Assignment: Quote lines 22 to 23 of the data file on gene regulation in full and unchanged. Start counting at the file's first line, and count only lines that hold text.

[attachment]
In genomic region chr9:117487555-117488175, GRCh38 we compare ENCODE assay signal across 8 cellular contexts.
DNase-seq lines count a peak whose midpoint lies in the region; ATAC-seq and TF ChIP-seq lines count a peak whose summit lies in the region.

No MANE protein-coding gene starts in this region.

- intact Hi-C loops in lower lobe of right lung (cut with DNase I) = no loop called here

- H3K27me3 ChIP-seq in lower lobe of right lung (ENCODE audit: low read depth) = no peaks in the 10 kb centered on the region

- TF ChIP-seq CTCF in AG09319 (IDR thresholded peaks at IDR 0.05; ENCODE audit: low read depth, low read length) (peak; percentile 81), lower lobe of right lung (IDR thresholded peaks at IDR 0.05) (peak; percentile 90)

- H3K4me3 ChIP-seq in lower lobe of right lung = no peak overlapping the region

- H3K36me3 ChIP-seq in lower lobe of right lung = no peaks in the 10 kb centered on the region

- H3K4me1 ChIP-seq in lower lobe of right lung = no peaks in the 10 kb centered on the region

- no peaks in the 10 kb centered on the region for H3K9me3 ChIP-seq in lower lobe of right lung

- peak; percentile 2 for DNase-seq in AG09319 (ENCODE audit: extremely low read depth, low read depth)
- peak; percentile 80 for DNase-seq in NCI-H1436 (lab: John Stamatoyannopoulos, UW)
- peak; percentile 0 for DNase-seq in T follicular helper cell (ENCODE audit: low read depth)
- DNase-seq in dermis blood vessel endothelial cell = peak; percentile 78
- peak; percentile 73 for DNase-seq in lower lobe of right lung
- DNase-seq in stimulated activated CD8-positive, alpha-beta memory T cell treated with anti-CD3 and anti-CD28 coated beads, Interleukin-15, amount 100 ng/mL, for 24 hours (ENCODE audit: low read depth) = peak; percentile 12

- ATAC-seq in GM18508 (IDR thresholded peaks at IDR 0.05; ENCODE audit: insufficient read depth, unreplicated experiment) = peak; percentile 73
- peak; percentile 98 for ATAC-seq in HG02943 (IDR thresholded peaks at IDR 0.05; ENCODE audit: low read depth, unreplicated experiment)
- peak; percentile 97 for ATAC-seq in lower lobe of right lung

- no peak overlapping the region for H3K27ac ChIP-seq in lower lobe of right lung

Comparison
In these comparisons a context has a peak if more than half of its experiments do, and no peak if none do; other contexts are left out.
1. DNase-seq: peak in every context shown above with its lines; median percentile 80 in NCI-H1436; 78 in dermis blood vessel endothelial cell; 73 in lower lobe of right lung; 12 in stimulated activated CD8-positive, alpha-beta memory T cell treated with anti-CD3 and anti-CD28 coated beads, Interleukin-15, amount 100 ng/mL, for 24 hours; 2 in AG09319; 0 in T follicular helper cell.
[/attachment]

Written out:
In these comparisons a context has a peak if more than half of its experiments do, and no peak if none do; other contexts are left out.
1. DNase-seq: peak in every context shown above with its lines; median percentile 80 in NCI-H1436; 78 in dermis blood vessel endothelial cell; 73 in lower lobe of right lung; 12 in stimulated activated CD8-positive, alpha-beta memory T cell treated with anti-CD3 and anti-CD28 coated beads, Interleukin-15, amount 100 ng/mL, for 24 hours; 2 in AG09319; 0 in T follicular helper cell.